The above transmission system can be varied or -modified by one skilled in the art; and one modification can easily be made by designing the bilevel amplifier driver to drive a bilevel amplifier `receiver within the same module and a bilevel amplifier receiver within a separate module on the common chassis. The modification can easily be made by replacing the shunt resistance 36 and diode 38 with a separate bilevel amplifier receiver. FIGURE 3 shows a typical embodiment utilizing a transistor amplifier in place of the diode 38, which as previously stated, has a threshold of +.8 volt. Therefore, a transistor having the same threshold as the diode 3S may be used. This transistor of course could be similar to the one used either as the bilevel amplifier driver or bilevel amplifier receiver.
Typically, the connecting point 34 as shown in FIG- URES 2 and 3 would -be utilized. Considering only point 34 in FIGURE 3, NPN transistor 90 having -an emitter 92, base 94 and collector 96 would be the bilevel ampliiier receiver. Transistor would be connected as a grounded emitter amplifier with emitter 92 connected to a ground 112. The base 94 would be connected to one end of a base resistance 98. The other end of base resistance 98 would be connected to the connecting point 34 via line 100. The collector 96 would be connected to one end of a collector resistance 102. The other end of collector resistance 102 would be connected to a +B supply voltage. Also connected to collector 96 at connecting point 106 would be a connecting line 108 to output terminal 110 all within module 10.
The bilevel amplifier receiver in module 10 would have a first and a second output level which corresponds with the first and second levels of the bilevel amplifier receiver in module 60. Further, the output levels of each receiver will =be driven to the same output level by the bilevel amplifier driver.
It will be understood that any appropriate bilevel -amplilier driver and bilevel amplifier receiver may be utilized with the inventive twisted pair transmission system. l
The above illustrative embodiment comprises a preferred embodiment of the invention. However, this illustrative embodiment -is not intended to limit the possibilities of insuring the features of the twisted pair .transmission system. The transmission system disclosed -herein is an example of a arrangement in which the inventive features of this disclosure may be utilized and it will become Aapparent to one skilled in the art that certain modifications may be made within the spirit of the invention defined by the appended claims.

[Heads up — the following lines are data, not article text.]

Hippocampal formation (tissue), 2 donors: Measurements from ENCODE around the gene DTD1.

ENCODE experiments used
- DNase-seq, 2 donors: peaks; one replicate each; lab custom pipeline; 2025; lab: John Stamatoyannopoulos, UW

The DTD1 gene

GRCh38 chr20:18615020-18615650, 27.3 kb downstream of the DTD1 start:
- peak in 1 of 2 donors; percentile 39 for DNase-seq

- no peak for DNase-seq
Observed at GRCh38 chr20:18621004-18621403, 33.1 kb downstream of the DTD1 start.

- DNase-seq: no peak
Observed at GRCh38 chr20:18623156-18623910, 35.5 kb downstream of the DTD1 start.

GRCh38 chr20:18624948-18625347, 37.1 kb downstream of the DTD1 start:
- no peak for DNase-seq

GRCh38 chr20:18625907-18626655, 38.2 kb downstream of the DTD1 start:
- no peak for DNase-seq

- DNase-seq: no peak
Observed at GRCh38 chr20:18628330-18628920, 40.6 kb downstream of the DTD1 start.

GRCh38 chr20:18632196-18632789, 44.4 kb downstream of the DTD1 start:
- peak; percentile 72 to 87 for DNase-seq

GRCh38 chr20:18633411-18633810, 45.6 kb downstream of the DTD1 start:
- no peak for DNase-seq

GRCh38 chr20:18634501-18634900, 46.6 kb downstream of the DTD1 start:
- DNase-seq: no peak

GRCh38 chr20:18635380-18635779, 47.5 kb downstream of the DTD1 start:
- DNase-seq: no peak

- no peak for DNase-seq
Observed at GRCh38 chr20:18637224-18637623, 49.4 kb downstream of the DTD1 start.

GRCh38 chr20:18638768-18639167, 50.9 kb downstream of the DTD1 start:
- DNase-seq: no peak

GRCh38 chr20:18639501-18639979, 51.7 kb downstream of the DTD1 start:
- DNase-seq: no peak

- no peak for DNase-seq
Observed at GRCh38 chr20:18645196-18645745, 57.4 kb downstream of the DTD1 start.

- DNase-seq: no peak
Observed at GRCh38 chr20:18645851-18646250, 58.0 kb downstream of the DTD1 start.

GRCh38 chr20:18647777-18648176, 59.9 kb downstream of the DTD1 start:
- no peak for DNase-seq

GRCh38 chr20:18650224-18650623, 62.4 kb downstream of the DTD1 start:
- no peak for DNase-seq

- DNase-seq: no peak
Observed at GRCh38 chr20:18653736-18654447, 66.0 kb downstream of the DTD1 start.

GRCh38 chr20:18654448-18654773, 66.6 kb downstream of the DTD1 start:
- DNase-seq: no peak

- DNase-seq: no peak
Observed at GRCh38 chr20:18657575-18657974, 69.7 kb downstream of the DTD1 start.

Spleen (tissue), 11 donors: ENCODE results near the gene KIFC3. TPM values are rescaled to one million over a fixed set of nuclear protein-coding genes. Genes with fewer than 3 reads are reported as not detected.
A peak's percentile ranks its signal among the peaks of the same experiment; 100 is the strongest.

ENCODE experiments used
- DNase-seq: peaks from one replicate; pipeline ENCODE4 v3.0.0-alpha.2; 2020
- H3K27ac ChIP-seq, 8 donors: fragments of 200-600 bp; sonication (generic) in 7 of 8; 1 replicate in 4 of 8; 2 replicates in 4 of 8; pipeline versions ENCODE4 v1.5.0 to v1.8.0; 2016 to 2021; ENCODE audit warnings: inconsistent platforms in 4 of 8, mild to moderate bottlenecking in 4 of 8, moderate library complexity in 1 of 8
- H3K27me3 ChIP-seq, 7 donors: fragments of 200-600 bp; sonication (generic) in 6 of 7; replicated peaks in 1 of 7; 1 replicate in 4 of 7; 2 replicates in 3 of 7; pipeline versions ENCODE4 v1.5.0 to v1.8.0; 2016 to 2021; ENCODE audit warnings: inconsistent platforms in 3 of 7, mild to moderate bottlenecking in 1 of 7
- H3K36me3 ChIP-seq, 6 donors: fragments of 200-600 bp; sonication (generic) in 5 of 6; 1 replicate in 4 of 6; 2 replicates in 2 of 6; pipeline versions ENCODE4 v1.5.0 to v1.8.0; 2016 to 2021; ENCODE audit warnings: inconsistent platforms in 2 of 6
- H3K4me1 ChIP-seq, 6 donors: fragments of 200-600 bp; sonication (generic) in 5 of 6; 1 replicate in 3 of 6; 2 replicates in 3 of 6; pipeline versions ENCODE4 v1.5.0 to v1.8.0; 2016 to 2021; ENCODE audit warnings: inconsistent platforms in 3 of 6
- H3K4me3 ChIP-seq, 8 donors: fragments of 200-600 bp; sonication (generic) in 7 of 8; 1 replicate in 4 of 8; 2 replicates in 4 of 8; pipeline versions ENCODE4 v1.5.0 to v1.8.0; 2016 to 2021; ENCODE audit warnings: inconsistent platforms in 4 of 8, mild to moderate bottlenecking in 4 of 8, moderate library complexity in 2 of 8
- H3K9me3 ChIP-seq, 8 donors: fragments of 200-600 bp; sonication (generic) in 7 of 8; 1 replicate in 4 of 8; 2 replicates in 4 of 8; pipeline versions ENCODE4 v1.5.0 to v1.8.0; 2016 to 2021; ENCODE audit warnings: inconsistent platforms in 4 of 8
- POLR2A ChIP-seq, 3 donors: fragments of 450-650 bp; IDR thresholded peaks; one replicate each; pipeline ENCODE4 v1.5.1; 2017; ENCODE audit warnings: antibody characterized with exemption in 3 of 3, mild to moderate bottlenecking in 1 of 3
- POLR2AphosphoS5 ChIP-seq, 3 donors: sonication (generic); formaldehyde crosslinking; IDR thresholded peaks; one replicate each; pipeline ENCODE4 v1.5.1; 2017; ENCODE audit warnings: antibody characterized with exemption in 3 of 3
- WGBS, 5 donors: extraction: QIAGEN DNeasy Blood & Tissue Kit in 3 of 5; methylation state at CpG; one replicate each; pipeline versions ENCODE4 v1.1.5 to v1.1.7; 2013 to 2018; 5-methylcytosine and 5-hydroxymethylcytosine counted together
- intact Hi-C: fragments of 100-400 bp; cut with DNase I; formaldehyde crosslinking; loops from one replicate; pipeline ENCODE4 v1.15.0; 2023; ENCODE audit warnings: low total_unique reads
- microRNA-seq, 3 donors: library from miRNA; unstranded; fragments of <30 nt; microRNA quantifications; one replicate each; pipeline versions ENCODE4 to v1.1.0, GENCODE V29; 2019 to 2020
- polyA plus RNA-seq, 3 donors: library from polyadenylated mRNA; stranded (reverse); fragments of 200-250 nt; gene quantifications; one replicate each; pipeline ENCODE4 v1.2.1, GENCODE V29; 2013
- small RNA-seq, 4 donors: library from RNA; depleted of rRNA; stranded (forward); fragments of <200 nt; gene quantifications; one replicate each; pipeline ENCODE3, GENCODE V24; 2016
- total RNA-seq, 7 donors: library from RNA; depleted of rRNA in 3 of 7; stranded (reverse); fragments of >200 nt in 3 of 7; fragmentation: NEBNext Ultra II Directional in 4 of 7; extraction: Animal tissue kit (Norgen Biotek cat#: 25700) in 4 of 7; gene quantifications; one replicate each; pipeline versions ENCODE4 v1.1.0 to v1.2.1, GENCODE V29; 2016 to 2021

What is claimed is:
v1. A twisted pair transmission system comprising:
(a) a bilevel amplifier driver having a nou-linear impedance network shunted across its output, said nonlinear impedance network presenting a high impedance to low-level output signals and a low impedance to high-level output signals;
(b) a twisted pair transmission line directly coupled to the bilevel amplifier driver output circuit; and
(c) a bilevel amplifier receiver having an input circuit directly coupled to the twisted pair transmission line and having an input impedance which is greater than the transmission line characteristic impedance whereby a substantial portion of a received electrical wavefront will -be reflected back along the transmission line.
2. A twisted pair transmission system as set forth in claim 1 wherein the impedance of the non-linear impedance network during the transmission of `a high-level output signal is approximately equal to the transmission line characteristic impedance.
3. A twisted pair transmission system as set forth in claim 1 wherein the bilevel amplifier driver and bilevel amplifier receiver each comprise at least one transistor stage.
4. A twisted pair transmission system as set forth in claim 1 wherein the non-linear impedance network comprises at least one diode.
5. A twisted pair transmission system as set forth in claim 1 wherein the non-linear impedance network comprises an input circuit to a shunt amplifier.
References Cited UNITED STATES PATENTS 3,140,405 7/1964- Killing S33-12 X 3,170,038 2/1965 Johnson et al. 3,281,694 10/ 1966 Clark.
ROY LAKE, Primary Examiner.
20 N. KAUFMAN, Examiner.